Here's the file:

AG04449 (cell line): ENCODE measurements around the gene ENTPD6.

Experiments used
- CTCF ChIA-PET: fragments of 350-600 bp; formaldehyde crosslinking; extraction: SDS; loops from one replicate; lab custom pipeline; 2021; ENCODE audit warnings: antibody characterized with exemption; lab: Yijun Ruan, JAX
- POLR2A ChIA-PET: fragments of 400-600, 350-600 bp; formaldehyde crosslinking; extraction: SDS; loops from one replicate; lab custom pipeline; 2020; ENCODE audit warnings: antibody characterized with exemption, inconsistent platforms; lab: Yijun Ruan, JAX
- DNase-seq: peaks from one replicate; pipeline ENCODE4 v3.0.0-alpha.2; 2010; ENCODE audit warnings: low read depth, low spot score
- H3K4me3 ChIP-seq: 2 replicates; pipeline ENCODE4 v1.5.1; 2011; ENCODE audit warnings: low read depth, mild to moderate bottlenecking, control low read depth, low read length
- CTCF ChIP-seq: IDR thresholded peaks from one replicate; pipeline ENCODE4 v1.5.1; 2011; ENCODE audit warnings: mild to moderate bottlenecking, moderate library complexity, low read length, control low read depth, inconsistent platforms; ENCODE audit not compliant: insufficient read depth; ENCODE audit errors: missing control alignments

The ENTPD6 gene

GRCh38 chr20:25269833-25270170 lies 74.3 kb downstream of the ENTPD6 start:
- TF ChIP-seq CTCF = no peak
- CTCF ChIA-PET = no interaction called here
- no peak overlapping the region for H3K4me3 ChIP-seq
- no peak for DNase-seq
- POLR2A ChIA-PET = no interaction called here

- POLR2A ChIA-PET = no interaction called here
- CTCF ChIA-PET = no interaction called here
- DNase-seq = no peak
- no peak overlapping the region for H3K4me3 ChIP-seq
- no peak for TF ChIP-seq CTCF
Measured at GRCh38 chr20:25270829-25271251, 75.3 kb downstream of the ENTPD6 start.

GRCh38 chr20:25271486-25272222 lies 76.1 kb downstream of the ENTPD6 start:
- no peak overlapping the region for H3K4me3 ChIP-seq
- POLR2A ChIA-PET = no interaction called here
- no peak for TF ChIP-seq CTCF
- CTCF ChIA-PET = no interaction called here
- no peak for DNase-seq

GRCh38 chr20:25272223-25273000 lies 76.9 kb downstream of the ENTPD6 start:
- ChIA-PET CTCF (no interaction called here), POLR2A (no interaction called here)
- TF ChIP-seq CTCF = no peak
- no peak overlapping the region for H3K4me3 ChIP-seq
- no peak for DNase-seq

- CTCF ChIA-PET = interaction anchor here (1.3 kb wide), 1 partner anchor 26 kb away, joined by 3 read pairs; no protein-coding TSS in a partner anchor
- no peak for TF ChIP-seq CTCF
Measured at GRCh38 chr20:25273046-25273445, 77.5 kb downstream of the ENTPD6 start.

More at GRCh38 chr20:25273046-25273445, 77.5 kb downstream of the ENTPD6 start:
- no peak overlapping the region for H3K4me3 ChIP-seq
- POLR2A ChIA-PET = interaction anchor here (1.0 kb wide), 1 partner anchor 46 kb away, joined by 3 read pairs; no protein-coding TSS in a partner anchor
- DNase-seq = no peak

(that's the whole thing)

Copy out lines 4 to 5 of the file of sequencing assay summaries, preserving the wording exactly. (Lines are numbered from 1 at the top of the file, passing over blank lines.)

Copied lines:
- POLR2A ChIA-PET: fragments of 400-600, 350-600 bp; formaldehyde crosslinking; extraction: SDS; loops from one replicate; lab custom pipeline; 2020; ENCODE audit warnings: antibody characterized with exemption, inconsistent platforms; lab: Yijun Ruan, JAX
- DNase-seq: peaks from one replicate; pipeline ENCODE4 v3.0.0-alpha.2; 2010; ENCODE audit warnings: low read depth, low spot score